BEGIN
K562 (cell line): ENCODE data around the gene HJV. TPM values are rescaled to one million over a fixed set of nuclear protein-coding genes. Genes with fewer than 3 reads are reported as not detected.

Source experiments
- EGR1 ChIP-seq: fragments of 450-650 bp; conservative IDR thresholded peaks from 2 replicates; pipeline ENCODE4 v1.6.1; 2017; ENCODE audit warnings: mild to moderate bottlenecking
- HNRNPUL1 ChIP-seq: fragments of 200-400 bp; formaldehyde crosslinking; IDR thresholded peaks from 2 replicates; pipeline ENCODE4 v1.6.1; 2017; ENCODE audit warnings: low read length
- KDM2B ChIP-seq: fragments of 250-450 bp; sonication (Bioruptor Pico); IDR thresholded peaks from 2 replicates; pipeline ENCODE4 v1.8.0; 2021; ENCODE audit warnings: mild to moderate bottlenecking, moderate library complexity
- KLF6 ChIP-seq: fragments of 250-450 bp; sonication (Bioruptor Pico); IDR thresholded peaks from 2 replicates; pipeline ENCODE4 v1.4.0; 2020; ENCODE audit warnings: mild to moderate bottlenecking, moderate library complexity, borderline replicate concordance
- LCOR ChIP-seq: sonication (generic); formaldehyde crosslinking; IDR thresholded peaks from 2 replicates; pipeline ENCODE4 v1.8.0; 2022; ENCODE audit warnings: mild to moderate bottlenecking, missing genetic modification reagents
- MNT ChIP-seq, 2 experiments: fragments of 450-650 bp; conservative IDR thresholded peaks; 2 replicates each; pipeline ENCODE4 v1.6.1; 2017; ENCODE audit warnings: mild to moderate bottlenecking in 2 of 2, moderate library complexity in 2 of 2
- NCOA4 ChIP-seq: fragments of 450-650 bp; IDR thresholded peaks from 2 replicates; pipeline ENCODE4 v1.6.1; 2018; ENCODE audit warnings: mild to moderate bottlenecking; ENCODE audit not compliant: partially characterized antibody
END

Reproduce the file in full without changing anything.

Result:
K562 (cell line): ENCODE data around the gene HJV. TPM values are rescaled to one million over a fixed set of nuclear protein-coding genes. Genes with fewer than 3 reads are reported as not detected.

Source experiments
- EGR1 ChIP-seq: fragments of 450-650 bp; conservative IDR thresholded peaks from 2 replicates; pipeline ENCODE4 v1.6.1; 2017; ENCODE audit warnings: mild to moderate bottlenecking
- HNRNPUL1 ChIP-seq: fragments of 200-400 bp; formaldehyde crosslinking; IDR thresholded peaks from 2 replicates; pipeline ENCODE4 v1.6.1; 2017; ENCODE audit warnings: low read length
- KDM2B ChIP-seq: fragments of 250-450 bp; sonication (Bioruptor Pico); IDR thresholded peaks from 2 replicates; pipeline ENCODE4 v1.8.0; 2021; ENCODE audit warnings: mild to moderate bottlenecking, moderate library complexity
- KLF6 ChIP-seq: fragments of 250-450 bp; sonication (Bioruptor Pico); IDR thresholded peaks from 2 replicates; pipeline ENCODE4 v1.4.0; 2020; ENCODE audit warnings: mild to moderate bottlenecking, moderate library complexity, borderline replicate concordance
- LCOR ChIP-seq: sonication (generic); formaldehyde crosslinking; IDR thresholded peaks from 2 replicates; pipeline ENCODE4 v1.8.0; 2022; ENCODE audit warnings: mild to moderate bottlenecking, missing genetic modification reagents
- MNT ChIP-seq, 2 experiments: fragments of 450-650 bp; conservative IDR thresholded peaks; 2 replicates each; pipeline ENCODE4 v1.6.1; 2017; ENCODE audit warnings: mild to moderate bottlenecking in 2 of 2, moderate library complexity in 2 of 2
- NCOA4 ChIP-seq: fragments of 450-650 bp; IDR thresholded peaks from 2 replicates; pipeline ENCODE4 v1.6.1; 2018; ENCODE audit warnings: mild to moderate bottlenecking; ENCODE audit not compliant: partially characterized antibody